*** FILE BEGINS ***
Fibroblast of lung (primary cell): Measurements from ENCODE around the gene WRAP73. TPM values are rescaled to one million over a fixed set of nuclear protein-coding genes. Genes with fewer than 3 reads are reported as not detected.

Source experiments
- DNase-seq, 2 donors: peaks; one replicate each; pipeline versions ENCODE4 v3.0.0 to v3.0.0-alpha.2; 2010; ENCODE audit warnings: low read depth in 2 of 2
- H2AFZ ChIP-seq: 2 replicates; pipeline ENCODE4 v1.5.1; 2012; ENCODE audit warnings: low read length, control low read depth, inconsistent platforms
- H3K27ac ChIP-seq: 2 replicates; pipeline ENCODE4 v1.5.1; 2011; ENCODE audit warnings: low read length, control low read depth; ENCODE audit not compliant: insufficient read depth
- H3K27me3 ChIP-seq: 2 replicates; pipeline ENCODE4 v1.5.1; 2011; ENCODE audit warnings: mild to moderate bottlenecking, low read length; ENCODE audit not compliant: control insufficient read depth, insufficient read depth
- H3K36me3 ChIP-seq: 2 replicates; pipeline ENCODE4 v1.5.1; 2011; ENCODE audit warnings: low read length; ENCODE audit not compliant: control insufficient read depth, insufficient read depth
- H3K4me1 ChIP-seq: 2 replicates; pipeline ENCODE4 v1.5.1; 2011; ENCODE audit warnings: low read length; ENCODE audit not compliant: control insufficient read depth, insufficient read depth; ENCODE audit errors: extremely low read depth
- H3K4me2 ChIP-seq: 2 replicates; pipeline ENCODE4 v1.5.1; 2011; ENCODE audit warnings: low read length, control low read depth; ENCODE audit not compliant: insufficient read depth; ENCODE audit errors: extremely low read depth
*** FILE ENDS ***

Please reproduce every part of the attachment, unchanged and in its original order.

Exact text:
Fibroblast of lung (primary cell): Measurements from ENCODE around the gene WRAP73. TPM values are rescaled to one million over a fixed set of nuclear protein-coding genes. Genes with fewer than 3 reads are reported as not detected.

Source experiments
- DNase-seq, 2 donors: peaks; one replicate each; pipeline versions ENCODE4 v3.0.0 to v3.0.0-alpha.2; 2010; ENCODE audit warnings: low read depth in 2 of 2
- H2AFZ ChIP-seq: 2 replicates; pipeline ENCODE4 v1.5.1; 2012; ENCODE audit warnings: low read length, control low read depth, inconsistent platforms
- H3K27ac ChIP-seq: 2 replicates; pipeline ENCODE4 v1.5.1; 2011; ENCODE audit warnings: low read length, control low read depth; ENCODE audit not compliant: insufficient read depth
- H3K27me3 ChIP-seq: 2 replicates; pipeline ENCODE4 v1.5.1; 2011; ENCODE audit warnings: mild to moderate bottlenecking, low read length; ENCODE audit not compliant: control insufficient read depth, insufficient read depth
- H3K36me3 ChIP-seq: 2 replicates; pipeline ENCODE4 v1.5.1; 2011; ENCODE audit warnings: low read length; ENCODE audit not compliant: control insufficient read depth, insufficient read depth
- H3K4me1 ChIP-seq: 2 replicates; pipeline ENCODE4 v1.5.1; 2011; ENCODE audit warnings: low read length; ENCODE audit not compliant: control insufficient read depth, insufficient read depth; ENCODE audit errors: extremely low read depth
- H3K4me2 ChIP-seq: 2 replicates; pipeline ENCODE4 v1.5.1; 2011; ENCODE audit warnings: low read length, control low read depth; ENCODE audit not compliant: insufficient read depth; ENCODE audit errors: extremely low read depth